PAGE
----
Agreed. I used precisely one of my books, although in all honesty I will be using it for the rest of my life because its great. The internet makes books reasonably redundant these days.

    What I wish I was told....erm....be prepared to work in a bar if you need money. I refused to do so as I didnt want to deal with drunk !!!!!!!s and so it took me 6 months to find a job. By that time I had maxed out my overdraft and was borrowing money from my parents.

    Budgeting is a really good idea, I still don't but I have given up caring as I have a job. As long as I break even I'm not bothered, but it is personal preference.

    Aside from that I was reasonably well prepared and I really enjoyed my first year, which is always the most difficult to get used to. You are likely to get at least one awkward flatmate if in halls (mine was an actual schizophrenic, got drunk and tried to stab his best mate) but I'm sure they aren't all that bad ;)
  • Not a grad, but here's some of my advice (based upon what I have seen others do):

    1) Do not be afraid to open and read your bank statements.

    2) Overdrafts and credit cards are the bank's money, and they can ask for it back at any time. Do not sink needlessly into your overdraft; if you find you are, then look at opportunities where you can make money or cut back, for example, by getting a part time job or selling stuff you don't use/want anymore.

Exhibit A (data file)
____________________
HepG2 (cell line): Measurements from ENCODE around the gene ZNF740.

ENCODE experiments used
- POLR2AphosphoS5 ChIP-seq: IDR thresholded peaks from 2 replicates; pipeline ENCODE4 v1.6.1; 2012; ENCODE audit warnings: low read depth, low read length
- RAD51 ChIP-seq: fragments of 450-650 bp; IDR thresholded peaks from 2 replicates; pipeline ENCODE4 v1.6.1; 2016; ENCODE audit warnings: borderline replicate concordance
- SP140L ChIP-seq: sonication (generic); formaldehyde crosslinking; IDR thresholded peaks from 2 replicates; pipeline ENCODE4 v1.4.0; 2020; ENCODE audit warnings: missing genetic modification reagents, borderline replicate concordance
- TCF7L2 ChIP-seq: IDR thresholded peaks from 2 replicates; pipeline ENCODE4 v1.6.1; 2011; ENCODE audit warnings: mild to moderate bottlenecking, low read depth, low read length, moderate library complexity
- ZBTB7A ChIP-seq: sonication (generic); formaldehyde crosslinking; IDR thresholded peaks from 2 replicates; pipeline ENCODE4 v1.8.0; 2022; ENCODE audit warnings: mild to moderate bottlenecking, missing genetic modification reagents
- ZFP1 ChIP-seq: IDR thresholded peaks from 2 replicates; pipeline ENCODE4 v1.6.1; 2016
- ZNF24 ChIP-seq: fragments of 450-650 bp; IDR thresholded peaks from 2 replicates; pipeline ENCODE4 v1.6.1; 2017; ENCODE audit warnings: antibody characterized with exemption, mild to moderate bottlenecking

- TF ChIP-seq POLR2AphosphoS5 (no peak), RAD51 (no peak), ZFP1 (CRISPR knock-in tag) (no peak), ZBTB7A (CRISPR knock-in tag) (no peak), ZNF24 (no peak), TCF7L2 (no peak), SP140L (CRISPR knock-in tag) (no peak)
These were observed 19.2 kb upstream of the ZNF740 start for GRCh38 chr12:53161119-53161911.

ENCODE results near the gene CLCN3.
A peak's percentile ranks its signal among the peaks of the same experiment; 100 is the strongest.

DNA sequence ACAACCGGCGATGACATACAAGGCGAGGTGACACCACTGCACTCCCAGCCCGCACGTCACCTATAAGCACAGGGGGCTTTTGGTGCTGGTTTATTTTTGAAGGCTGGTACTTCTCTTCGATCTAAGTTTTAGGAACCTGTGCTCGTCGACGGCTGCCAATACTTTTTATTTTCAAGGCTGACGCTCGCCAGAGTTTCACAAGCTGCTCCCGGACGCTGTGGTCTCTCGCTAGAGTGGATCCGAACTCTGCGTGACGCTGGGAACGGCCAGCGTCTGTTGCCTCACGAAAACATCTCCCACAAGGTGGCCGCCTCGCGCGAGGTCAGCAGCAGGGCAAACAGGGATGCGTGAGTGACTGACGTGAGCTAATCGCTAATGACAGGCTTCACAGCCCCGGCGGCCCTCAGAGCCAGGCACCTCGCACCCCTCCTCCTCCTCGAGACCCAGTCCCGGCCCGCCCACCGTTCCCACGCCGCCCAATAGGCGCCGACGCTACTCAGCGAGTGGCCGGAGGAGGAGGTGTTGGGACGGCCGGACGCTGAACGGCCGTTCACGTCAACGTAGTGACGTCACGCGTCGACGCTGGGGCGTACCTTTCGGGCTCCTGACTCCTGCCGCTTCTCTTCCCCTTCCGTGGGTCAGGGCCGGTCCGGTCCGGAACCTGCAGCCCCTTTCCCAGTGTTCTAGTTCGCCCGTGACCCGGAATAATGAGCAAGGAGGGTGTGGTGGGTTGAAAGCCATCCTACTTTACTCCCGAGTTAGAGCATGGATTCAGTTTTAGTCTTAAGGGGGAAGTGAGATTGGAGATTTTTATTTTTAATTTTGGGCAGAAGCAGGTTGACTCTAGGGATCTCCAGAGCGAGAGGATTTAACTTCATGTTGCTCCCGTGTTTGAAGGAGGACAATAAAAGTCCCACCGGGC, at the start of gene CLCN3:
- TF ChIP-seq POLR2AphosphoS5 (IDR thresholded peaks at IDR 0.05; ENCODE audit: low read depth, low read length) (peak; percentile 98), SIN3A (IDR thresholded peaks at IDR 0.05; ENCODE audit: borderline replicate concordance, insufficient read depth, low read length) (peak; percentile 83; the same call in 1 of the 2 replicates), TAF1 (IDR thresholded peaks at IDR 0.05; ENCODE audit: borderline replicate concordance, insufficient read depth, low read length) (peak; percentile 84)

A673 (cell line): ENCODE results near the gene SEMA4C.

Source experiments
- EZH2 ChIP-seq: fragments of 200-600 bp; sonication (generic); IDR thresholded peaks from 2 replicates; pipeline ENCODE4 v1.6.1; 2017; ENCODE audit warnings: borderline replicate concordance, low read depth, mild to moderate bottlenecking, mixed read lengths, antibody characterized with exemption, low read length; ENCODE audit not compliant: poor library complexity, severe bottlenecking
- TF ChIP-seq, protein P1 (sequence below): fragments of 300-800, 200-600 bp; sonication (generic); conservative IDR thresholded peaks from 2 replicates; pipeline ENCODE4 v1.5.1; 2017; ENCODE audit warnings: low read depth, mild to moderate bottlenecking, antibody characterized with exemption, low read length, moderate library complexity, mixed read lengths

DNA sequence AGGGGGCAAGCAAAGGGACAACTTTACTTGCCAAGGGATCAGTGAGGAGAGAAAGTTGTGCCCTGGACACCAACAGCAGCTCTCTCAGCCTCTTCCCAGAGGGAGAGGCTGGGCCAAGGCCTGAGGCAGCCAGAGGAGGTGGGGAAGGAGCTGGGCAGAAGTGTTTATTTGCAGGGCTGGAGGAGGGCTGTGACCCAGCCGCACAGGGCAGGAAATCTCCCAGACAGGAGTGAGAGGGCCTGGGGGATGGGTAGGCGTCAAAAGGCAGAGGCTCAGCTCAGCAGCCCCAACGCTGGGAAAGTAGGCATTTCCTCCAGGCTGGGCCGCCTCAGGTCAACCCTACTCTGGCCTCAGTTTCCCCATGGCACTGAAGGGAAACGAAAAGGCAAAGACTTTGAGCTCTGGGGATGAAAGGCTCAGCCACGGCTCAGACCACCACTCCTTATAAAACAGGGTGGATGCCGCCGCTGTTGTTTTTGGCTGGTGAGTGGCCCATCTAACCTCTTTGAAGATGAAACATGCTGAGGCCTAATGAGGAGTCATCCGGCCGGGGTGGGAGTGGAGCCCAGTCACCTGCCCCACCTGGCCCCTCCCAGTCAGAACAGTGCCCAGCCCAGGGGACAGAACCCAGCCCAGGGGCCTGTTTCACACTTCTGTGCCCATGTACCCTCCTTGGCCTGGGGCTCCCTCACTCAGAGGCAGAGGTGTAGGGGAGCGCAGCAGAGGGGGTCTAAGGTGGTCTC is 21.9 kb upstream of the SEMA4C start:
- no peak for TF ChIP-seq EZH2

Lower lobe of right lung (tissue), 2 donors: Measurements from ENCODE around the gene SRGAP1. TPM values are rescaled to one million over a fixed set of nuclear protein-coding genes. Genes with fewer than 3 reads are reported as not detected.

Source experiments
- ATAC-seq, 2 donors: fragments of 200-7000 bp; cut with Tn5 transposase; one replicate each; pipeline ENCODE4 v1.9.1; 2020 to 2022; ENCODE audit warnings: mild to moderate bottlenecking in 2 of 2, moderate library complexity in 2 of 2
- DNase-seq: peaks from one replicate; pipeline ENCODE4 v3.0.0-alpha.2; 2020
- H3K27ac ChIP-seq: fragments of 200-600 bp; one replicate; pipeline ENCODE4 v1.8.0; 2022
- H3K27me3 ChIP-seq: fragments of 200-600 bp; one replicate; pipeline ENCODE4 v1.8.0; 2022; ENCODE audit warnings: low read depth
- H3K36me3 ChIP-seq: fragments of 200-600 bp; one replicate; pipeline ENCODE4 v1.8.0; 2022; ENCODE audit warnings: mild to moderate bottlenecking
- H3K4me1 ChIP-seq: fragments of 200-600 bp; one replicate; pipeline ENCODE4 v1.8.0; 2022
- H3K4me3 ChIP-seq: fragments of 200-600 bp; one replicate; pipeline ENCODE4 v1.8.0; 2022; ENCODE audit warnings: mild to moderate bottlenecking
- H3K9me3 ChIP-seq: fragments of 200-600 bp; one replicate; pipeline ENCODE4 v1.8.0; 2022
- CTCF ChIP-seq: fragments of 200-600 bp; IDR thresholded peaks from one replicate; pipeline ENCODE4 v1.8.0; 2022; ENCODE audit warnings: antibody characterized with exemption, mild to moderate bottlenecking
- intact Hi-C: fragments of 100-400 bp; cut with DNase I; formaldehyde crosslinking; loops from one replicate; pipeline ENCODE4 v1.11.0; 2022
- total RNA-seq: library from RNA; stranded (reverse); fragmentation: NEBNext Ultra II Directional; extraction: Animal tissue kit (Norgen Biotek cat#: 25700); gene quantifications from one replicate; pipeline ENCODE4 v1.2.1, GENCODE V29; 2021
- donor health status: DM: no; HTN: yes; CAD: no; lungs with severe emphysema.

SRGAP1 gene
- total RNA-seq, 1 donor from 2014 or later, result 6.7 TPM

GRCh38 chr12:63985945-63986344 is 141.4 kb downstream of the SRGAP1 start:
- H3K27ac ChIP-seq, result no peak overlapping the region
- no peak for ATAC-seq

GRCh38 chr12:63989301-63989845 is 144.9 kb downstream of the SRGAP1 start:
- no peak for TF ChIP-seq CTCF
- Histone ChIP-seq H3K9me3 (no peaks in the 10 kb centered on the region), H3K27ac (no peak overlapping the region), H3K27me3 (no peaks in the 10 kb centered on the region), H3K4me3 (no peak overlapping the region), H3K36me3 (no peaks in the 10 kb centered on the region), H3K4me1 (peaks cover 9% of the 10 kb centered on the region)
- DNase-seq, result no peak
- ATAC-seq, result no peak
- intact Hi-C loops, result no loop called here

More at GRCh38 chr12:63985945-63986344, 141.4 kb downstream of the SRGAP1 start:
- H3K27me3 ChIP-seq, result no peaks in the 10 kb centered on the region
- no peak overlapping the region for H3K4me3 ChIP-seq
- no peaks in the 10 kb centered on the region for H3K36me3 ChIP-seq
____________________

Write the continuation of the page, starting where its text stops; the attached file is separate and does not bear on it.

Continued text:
If you are the "i must have it now" or "i like to shop and buy everything I see" type, then do not go near a credit card. Please.

    Do not overdraw your overdraft. Banks do not look too kindly upon this and will reward you with excessive fees amongst other not so good things (which can, if left undealt with, affect your ability to get mortgages/credit in future)

    3) Avoid cash where you can, it is far too easy to withdraw a tenner here and a tenner there and not know what on earth you spent it on.
    Use a debit card and you'll see where all of your money goes to. So if you see £100s going towards JD Wetherspoon then you know it's time to cut back.

    4) Always know what is in your account and what is going in and coming out, and how much. Get telephone/internet banking and check it every day or every few days or swing by the cash machine.

    5) Don't be afraid to ask for a student discount, it's always worth trying. Some places maybe fussy and insist you have an NUS card.
  • 3plus1
    3plus1 Posts: 821 Forumite
    Be careful when choosing your housemates. People can turn nasty when money enters the relationship and friends you have made at uni are not really people you've known very long. Don't be overly trusting.

    No one wants to get all the bills sorted out when you move into a student house, so volunteer to deal with this. That way you can make sure your name isn't on any of the expensive/contentious bills (e.g. phone bill) and you can put them in the names of the housemates you suspect are rubbish with money.